COLUMBUS — Republican Gov. John Kasich restored Ohio’s membership in the National Governors Association as he seeks to shore up credibility for bipartisan deal-making that could bolster a 2020 bid for president.
An invoice produced in response to a public records request shows Ohio rejoined the bipartisan policy group in January for the first time in eight years. Kasich withdrew Ohio from the group in 2011, citing budget concerns.
The $88,000 membership renewal came after The Associated Press first sought records on Ohio’s membership status in the group. The AP’s request was made on Nov. 15 and the dues were paid Dec. 22.
It also coincided with efforts by a bipartisan group of governors to propose compromises on a series of divisive policy issues, including health care, immigration and guns. Kasich, a 2016 presidential candidate considered to be contemplating a run against Republican President Donald Trump, has been a leading voice, along with Democratic Colorado Gov. John Hickenlooper, in those efforts.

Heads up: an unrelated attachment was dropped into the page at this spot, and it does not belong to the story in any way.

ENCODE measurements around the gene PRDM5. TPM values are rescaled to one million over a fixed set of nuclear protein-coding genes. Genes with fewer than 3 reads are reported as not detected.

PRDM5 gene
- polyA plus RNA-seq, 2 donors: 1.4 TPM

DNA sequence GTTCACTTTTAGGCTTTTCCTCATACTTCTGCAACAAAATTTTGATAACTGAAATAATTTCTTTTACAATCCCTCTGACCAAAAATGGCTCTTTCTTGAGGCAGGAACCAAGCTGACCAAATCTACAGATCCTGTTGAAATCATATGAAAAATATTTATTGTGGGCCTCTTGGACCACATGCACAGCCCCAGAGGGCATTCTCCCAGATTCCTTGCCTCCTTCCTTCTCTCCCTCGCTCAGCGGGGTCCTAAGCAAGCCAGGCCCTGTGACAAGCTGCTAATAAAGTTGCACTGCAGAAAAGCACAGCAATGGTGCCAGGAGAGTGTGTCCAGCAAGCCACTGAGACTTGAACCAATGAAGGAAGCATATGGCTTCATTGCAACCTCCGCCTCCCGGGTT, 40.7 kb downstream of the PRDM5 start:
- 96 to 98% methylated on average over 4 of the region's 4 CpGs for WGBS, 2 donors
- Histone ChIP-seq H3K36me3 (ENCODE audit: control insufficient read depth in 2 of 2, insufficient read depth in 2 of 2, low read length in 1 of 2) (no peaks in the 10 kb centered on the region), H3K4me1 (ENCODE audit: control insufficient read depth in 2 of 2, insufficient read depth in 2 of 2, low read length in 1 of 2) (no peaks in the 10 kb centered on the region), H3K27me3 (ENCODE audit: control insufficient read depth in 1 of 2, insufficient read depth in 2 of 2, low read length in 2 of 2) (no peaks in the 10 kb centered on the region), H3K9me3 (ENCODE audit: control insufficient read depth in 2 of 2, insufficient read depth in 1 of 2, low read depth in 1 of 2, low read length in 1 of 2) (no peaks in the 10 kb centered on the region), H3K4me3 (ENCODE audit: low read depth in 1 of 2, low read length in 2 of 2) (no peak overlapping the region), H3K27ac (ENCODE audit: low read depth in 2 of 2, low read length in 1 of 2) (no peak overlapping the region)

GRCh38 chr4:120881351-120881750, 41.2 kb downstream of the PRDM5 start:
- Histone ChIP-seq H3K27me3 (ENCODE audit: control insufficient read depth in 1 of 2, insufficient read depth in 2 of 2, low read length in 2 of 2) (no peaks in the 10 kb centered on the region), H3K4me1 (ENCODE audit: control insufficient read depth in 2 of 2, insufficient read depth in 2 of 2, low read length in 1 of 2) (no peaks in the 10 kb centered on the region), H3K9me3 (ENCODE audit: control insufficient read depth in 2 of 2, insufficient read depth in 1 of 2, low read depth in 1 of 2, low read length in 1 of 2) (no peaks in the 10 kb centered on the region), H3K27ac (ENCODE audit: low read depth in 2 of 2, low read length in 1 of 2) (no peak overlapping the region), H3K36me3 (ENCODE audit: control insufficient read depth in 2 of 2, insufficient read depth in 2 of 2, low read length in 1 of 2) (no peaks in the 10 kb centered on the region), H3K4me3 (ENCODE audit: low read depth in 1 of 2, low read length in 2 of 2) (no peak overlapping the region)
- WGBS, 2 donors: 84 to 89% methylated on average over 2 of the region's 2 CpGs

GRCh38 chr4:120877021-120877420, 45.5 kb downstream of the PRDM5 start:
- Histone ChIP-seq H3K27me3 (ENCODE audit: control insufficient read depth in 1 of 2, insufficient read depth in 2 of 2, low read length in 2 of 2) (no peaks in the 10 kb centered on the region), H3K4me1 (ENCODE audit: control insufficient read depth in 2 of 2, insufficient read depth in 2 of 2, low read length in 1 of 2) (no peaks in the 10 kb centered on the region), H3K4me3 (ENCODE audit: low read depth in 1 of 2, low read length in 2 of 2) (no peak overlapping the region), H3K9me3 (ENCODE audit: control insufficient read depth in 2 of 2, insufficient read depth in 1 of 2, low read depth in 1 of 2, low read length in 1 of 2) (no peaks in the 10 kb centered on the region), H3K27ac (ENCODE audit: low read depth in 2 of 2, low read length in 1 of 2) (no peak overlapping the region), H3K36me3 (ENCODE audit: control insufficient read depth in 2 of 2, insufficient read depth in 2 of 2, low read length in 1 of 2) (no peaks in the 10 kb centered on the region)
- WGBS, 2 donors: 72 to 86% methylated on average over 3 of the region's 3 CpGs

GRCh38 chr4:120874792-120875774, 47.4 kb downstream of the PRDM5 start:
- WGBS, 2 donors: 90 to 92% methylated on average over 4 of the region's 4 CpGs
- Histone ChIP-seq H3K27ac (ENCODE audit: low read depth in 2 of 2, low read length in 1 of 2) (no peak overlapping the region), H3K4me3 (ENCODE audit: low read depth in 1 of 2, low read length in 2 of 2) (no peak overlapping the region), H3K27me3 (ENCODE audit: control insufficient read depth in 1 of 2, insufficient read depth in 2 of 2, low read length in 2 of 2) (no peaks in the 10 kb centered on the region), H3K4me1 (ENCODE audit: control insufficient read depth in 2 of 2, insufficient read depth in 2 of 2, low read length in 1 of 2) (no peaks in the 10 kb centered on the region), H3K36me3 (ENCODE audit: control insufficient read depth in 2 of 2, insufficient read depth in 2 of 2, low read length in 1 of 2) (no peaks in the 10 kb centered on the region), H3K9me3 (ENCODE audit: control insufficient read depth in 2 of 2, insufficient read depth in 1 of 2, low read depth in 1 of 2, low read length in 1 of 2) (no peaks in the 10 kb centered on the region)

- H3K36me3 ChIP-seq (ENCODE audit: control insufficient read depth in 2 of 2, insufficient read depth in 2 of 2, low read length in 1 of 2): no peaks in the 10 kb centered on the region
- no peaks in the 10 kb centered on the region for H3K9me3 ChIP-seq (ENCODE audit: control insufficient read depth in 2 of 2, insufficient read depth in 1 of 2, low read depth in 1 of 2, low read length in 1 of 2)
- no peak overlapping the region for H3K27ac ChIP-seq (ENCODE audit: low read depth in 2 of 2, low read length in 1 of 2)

Kasich’s decision to leave the National Governors Association in 2011 came amid a partisan wave.
Ohio was among several GOP-led states, including Texas, South Carolina and Idaho, that declined to pay dues in the organization that ranged on a sliding scale from about $20,000 to about $175,000 a year.
The Republicans cited the down economy and said skipping the dues payments was a way to balance budgets and cut government costs.
Kasich’s Democratic predecessor, Gov. Ted Strickland, had allowed two years of NGA dues payments to lapse amid a national recession. Both Strickland and Republican Gov. Bob Taft before him had maintained the state’s membership by negotiating with the association to reduce or suspend dues payments as a result of the state’s tight budget climate.
Kasich spokesman Jon Keeling said the governor’s relationship with the association’s chairman is an important factor in the decision to renew now.
“The governor has a strong working relationship and friendship with current NGA Chairman and Nevada Gov. Brian Sandoval,” he said, noting that Sandoval has been part of a group of governors working to solve “critical issues facing our states and our nation.”
In 2011, Kasich’s spokesman said the state might rejoin the group later after a nearly $8 billion budget gap had been addressed. It comes as Kasich, who is term-limited, prepares to leave office in January.
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